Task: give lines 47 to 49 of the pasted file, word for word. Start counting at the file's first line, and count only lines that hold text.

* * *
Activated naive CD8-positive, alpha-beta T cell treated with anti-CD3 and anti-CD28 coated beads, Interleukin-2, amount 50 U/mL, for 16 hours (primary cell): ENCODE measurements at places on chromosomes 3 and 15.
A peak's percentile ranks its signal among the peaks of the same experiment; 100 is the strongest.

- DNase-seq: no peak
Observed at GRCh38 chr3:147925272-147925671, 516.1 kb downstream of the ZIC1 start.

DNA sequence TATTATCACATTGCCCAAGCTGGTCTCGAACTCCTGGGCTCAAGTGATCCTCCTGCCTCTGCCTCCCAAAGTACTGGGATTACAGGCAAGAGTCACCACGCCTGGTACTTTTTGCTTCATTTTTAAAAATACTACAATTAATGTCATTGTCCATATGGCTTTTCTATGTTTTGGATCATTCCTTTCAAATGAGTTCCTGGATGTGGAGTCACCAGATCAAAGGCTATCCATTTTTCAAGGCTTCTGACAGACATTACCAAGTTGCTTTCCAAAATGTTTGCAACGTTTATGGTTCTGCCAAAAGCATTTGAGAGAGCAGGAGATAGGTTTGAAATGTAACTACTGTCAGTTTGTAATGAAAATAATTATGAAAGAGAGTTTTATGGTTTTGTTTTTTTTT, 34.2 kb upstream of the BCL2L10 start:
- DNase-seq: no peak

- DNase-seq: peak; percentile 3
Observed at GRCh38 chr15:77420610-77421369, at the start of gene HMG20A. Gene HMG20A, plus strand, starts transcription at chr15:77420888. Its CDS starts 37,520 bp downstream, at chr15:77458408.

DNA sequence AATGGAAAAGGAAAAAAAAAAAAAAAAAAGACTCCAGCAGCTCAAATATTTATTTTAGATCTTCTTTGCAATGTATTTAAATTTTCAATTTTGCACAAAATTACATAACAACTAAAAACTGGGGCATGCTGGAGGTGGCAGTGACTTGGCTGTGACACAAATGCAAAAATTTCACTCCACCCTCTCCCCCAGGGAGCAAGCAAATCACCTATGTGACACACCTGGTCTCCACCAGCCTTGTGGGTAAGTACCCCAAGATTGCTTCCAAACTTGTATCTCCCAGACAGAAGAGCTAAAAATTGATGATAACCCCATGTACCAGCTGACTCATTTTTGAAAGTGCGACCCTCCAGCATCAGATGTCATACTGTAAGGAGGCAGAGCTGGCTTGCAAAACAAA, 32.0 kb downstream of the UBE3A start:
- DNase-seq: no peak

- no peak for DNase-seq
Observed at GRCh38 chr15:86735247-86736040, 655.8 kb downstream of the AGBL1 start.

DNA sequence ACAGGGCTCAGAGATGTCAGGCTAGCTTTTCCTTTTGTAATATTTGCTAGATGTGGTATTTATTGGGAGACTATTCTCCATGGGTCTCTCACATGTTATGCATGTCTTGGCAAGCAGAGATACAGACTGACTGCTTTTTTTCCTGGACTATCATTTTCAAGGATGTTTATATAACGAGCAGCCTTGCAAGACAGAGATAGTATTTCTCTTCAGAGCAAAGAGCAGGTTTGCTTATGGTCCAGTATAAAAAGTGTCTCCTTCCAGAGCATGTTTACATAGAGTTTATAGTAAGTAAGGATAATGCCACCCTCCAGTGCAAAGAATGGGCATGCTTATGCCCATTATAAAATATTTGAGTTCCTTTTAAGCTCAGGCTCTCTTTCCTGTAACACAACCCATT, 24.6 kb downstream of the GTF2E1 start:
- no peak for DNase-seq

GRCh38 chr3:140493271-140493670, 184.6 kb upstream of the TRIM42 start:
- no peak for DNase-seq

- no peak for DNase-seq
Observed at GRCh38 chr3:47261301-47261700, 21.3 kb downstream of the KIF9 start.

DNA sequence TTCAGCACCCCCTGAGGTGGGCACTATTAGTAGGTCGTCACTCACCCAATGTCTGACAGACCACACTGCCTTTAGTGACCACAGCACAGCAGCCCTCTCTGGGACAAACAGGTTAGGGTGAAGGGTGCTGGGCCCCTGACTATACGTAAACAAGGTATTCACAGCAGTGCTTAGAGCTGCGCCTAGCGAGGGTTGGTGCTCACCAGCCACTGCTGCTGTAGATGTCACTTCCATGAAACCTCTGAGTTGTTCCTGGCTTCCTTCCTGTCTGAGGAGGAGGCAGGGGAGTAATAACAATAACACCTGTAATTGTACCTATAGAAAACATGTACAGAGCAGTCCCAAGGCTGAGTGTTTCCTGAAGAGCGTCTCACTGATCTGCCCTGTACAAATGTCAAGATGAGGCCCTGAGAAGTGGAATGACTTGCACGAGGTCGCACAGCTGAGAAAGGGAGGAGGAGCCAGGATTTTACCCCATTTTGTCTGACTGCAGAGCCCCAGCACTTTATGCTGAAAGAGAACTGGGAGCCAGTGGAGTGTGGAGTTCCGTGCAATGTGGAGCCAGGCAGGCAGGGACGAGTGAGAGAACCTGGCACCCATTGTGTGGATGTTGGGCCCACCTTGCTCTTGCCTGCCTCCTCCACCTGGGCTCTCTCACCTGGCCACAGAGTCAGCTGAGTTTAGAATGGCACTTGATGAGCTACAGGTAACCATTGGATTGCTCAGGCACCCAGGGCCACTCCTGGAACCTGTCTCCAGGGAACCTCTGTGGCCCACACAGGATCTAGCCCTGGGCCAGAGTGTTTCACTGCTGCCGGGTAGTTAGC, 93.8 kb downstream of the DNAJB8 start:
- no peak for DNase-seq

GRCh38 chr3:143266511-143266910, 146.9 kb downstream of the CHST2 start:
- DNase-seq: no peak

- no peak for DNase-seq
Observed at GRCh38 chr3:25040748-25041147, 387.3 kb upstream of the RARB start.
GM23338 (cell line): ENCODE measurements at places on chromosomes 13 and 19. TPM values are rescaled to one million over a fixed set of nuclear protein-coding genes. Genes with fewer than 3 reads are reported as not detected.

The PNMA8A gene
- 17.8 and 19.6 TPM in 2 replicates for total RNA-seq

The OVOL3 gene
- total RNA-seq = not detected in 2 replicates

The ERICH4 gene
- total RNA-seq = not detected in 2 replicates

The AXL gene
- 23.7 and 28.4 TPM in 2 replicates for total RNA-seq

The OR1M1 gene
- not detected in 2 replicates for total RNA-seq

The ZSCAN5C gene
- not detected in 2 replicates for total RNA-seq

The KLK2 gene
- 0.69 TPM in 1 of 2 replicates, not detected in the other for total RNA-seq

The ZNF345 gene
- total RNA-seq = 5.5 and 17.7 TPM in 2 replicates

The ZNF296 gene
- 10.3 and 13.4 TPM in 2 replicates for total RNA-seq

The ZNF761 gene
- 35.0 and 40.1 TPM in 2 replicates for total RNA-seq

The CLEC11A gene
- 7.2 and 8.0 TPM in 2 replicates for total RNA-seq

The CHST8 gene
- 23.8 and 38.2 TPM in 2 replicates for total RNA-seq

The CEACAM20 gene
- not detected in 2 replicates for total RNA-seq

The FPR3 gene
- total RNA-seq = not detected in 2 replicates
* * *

- 7.2 and 8.0 TPM in 2 replicates for total RNA-seq

The CHST8 gene
- 23.8 and 38.2 TPM in 2 replicates for total RNA-seq